Elon Musk isn’t the only person to dream about life on Mars. The SpaceX founder has well-publicized plans to colonize the Red Planet by 2026 - seven years before NASA’s astronauts blast off - but can Mars really support human life?
SPYSCAPE explores the cold, mysterious desert world in the sky.
1. Can Mars sustain life?
Mars is one of Earth's closest neighbors, a mere 140m miles away, so it makes sense to ask if there was - or possibly still is - life on the Red Planet. There’s no evidence yet, but NASA’s Perseverance rover is searching for signs that microbial life (fossilized, microscopic life) may have inhabited Mars billions of years ago. If life does exist on Mars now, scientists believe it would be in the deep subsurfaces where conditions are warmer and wetter. Mars is potentially habitable several miles below its surface due to the melting of thick ice sheets fueled by geothermal heat.
2. Can you drink the water on Mars?
Some scientists believe there was a vast ocean in Mars’ northern hemisphere. The planet’s other features suggest river valleys, streams, basins and deltas. In 2018, Science reported that astronomers found an underground lake of liquid water below Mars’ surface by using a radar instrument on the European Space Agency’s (ESA’s) Mars Express spacecraft. Three new underground lakes have since been detected near the planet’s south pole. The lakes are believed to be extraordinarily salty, however, so the water might not be drinkable even if the lakes can be reached.
3. Was Matt Damon right? Can you grow potatoes on Mars?
In The Martian (2015), astronaut Mark Watney (Matt Damon) is stranded on the planet and must farm and eat potatoes for hundreds of days. His predicament begs the question: can you actually grow potatoes on Mars? NASA and the International Potato Center (yes, it really is called that) experimented in Pampas de la Joya, a hyper-arid section of Peru’s coastal desert that is as close as it gets to Mars’ soil on Earth. The results were encouraging and may help farmers produce food on Mars’ marginal lands.
4. Why does Mars have two faces?
Scientists have puzzled for decades over why the northern and southern hemispheres of Mars appear to be so different. The northern hemisphere has flat lowlands while the southern hemisphere is dotted with volcanoes across highlands. Scientists speculate that a celestial object - probably a giant space rock - smashed into the south pole in the early days of the Solar System, generating energy that created a Magma ocean in the southern hemisphere. The molten rock may have then solidified into the mountainous highlands.
5. What’s NASA’s Perseverance rover up to?
In addition to explaining what life is like on Mars - mainly by sending back video, 360-degree photos and the first audio recording of the planet - the rover’s main mission is to hunt for signs of ancient life in Jezero Crater, the site of a lake 3.5bn years ago. Deposits of minerals line the inner rim of Jezero like a bathtub ring, so it is the perfect hunting ground. The rover will drill into the ancient river delta and collect rock samples that will be returned to Earth, hopefully within a decade. Of course, its other important mission is to bring greetings from planet Earth. In addition to the binary coded message on the rover parachute saying 'Dare Mighty Things', the rover is carrying 10.9m earthly names on a microchip alongside a message in morse code: ‘Explore as One’.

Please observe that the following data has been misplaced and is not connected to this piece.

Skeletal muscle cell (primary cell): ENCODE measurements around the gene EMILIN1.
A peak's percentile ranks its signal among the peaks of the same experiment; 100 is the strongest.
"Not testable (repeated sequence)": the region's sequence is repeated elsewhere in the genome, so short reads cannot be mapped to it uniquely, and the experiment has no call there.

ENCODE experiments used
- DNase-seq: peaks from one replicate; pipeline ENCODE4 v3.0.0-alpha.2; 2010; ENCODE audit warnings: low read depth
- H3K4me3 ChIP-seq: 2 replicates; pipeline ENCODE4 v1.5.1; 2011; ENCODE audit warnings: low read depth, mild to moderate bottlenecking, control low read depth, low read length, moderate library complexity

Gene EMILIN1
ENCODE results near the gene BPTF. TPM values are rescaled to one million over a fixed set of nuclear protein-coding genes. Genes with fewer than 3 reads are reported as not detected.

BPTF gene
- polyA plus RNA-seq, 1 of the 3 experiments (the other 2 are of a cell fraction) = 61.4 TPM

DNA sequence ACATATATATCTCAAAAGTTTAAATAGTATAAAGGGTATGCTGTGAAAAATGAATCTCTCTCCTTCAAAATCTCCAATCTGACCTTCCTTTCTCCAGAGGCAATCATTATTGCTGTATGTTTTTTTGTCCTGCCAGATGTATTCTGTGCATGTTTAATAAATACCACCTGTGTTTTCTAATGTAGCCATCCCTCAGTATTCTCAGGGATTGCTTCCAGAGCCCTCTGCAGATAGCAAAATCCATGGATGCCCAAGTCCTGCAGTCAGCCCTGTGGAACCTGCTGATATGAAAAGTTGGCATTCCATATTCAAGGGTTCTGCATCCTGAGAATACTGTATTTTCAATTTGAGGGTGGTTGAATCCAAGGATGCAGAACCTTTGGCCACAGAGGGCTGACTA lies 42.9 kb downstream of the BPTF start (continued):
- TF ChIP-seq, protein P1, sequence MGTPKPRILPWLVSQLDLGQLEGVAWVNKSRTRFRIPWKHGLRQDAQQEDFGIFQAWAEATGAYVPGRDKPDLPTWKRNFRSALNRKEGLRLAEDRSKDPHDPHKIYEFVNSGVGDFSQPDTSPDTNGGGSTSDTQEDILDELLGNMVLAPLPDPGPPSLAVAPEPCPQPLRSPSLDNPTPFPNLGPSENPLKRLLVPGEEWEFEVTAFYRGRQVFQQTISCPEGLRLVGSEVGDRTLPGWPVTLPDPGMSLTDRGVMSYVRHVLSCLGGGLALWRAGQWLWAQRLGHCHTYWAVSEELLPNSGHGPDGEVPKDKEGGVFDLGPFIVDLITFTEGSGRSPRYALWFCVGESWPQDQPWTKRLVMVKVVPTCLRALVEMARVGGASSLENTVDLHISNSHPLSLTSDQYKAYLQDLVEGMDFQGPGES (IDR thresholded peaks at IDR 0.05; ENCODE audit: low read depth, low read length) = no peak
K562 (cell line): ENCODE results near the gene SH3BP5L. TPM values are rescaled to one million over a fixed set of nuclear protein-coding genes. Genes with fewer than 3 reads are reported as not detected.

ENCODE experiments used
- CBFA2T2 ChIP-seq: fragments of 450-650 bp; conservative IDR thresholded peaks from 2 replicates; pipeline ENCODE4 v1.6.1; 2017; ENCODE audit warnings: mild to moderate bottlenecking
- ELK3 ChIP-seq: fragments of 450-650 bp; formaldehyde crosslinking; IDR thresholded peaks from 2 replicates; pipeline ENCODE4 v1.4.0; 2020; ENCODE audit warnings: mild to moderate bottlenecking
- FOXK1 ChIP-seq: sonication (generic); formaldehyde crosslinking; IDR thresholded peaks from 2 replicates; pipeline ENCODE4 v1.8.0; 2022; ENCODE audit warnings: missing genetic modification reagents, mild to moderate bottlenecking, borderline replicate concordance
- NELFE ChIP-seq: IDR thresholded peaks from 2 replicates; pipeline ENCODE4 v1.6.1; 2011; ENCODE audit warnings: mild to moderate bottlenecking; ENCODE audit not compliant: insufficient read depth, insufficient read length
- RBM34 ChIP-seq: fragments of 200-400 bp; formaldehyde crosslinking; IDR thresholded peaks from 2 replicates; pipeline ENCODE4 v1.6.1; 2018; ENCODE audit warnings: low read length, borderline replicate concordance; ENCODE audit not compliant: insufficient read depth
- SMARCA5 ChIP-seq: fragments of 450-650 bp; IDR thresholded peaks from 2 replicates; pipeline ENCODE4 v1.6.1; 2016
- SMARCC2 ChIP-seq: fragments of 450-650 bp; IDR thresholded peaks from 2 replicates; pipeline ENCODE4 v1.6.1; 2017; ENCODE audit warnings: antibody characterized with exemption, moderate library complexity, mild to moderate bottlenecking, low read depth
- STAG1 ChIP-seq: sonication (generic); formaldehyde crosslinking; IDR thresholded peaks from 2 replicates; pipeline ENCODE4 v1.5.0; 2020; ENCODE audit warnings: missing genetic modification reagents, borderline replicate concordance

6. Can you breathe the air on Mars?
Mars has a thin atmosphere made up mostly of carbon dioxide with a small amount of oxygen, so you’ll need a spacesuit to visit. NASA’s rover is fitted with an oxygen generator known as Moxie, however. In simple terms, Moxie inhales Mars’ carbon dioxide and exhales oxygen. If the experiment in creating oxygen is a success, Moxie will demonstrate how human explorers might be able to produce oxygen to breathe and, just as importantly, to use it as rocket fuel in future missions.
7. How and when was Mars formed?
Mars and the Solar System were formed about 4.6bn years ago but the planet’s origins are still shrouded in mystery. There are two theories about its creation. The 'core accretion' theory envisions a cloud of cold gas and dust flattened by gravity into a spinning disk with the matter at its center forming the sun, while other particles formed clumps that combined into planets. The second theory involves 'disk instability' where dust and gas bound together into a giant planet, an orbit-stabilizing mass that stopped it from death-marching into the sun.
8. Can Elon Musk colonize Mars by 2026?
SpaceX’s starships may keep blowing up but that’s not going to stop Musk - in fact, he has said that it is all part of the grand plan. Sure the landings need a bit of work, but Musk is determined to go farther and faster than anyone on earth. It would seem his goal of colonizing Mars by 2026 remains on track: “I can’t think of anything more exciting than going out there and being among the stars.”